Saturday, January 8, 2011

Matching (VI)

The controversy is always there: Is that pen original or a copy of another? Which company did father that idea? Sometimes, the answers are clear…

In the history of Spanish fountain pens, that sad history of multiple frustrations, Inoxcrom is the most successful brand. It is still alive, albeit amid harsh financial conditions.

This brand started its activities in 1942 producing nibs for other manufacturers. Then the company continued by assembling pens with parts from other companies. Finally, in 1955, Inoxcrom released the model 55. Even though some of the models marketed in 1950s and 1960s were copies of the Parker 51/21, Inoxcrom also managed to create some original products like the model 77 and the rare luxury 88.

Inoxcrom Caravel II.

In the nineties, the model to copy changed. Now Parker had lost some of its past luster and the successful icon was Montblanc.

The Caravel was the Inoxcrom copy á la Meisterstück. It was a cartridge/converter black torpedo with a smooth steel nib.


In fountain pen fora in Spanish there exists the argument that this pen was a good quality copy and Montblanc demanded to stop its production under the threat of legal actions. A couple of pinches of salt can be added to this argument. First is the fact that Inoxcrom released two Caravel models. The initial Caravel dates back from the early 1990s and has a two-toned nib and a screw-on cap. In 1995, the Caravel II appeared: smaller than its predecessor, single-toned gold coated steel nib, and a slip cap.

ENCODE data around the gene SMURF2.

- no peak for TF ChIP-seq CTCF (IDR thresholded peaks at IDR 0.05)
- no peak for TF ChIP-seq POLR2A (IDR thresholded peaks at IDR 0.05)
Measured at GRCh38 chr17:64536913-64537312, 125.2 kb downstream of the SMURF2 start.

So, would anyone release a second black torpedo under those legal threats?

Pilot Custom 74 (on top) compared to an Inoxcrom Caravel II.

The second point is the proliferation of torpedo-shaped pens all over and, in particular, in Japan. And those Japanese copies are really good quality pens!

Sure Montblanc might be acting against these Japanese companies, but the production of Pilot Custom, Platinum 3776 and Sailor Profit/1911 has not stopped in the last thirty years or so… Cannot Montblanc reach that far?

(Inoxcrom Caravel II – Waterman Havana)

Bruno Taut
(In exile, January 6th, 2011)
[labels: Montblanc, Inoxcrom, Japón, España, Pilot, Platinum, Sailor]

6 comments:

Readymade said...

The Japanese probably have their language and legal system to thank :)

Bruno Taut said...

Thanks, Readymade, for your comments.

You are right on your point, I am afraid. But these Japanese companies also sell their Montblanc copies in other markets --Europe and the US-- where the language and the legal systems are not that biased.

BT

pitquim said...

Hi:

I write you from Spain

I have what you call "Caravell II" since 1992

I received it in March, as a gift and there's no error: 144(?)slip cap and single tone "M" nib...

Greetings

Bruno Taut said...

Gracias, Pitquim, por su comentario.

Poco puedo decir acerca de una Caravel II de 1992. La datación de las plumas españolas es siempre difícil por la poca documentación que existe. La información de que la Caravel II es del año 1995 proviene de las discusiones recogidas en el Foro de Relojes, subforo Grafopasión, si no recuerdo mal. Pero siempre es posible que hubiera errores o lanzamientos de prueba para explorar el mercado. Lo que no entiendo es la referencia a 144. El número mágico de Inoxcrom es 1920 porque, dicen, Manuel Vaqué consideraba ese año como el de madurez de la estilográfica.

En cualquier caso, se trata de una pluma muy digna que proporciona muchas satisfacciones. Siempre me sorprenden la suavidad de los plumines de Inoxcrom.

Saludos y gracias de nuevo por el comentario.

BT

pitquim said...

Efectivamente es una buena pluma que usé desde 1992 hasta 2008.

El número 144 lo puse porque es algo más estrecha que mi MB Meisterstuck 145.

Un saludo

simp said...

Japanese are not copying, they were producing that kind of streamlined pen from '30s, far more early than any montblanc 14x. See this picture

http://www.fountainpen.it/File:Pilot-Maki-Placche-Capped.jpg

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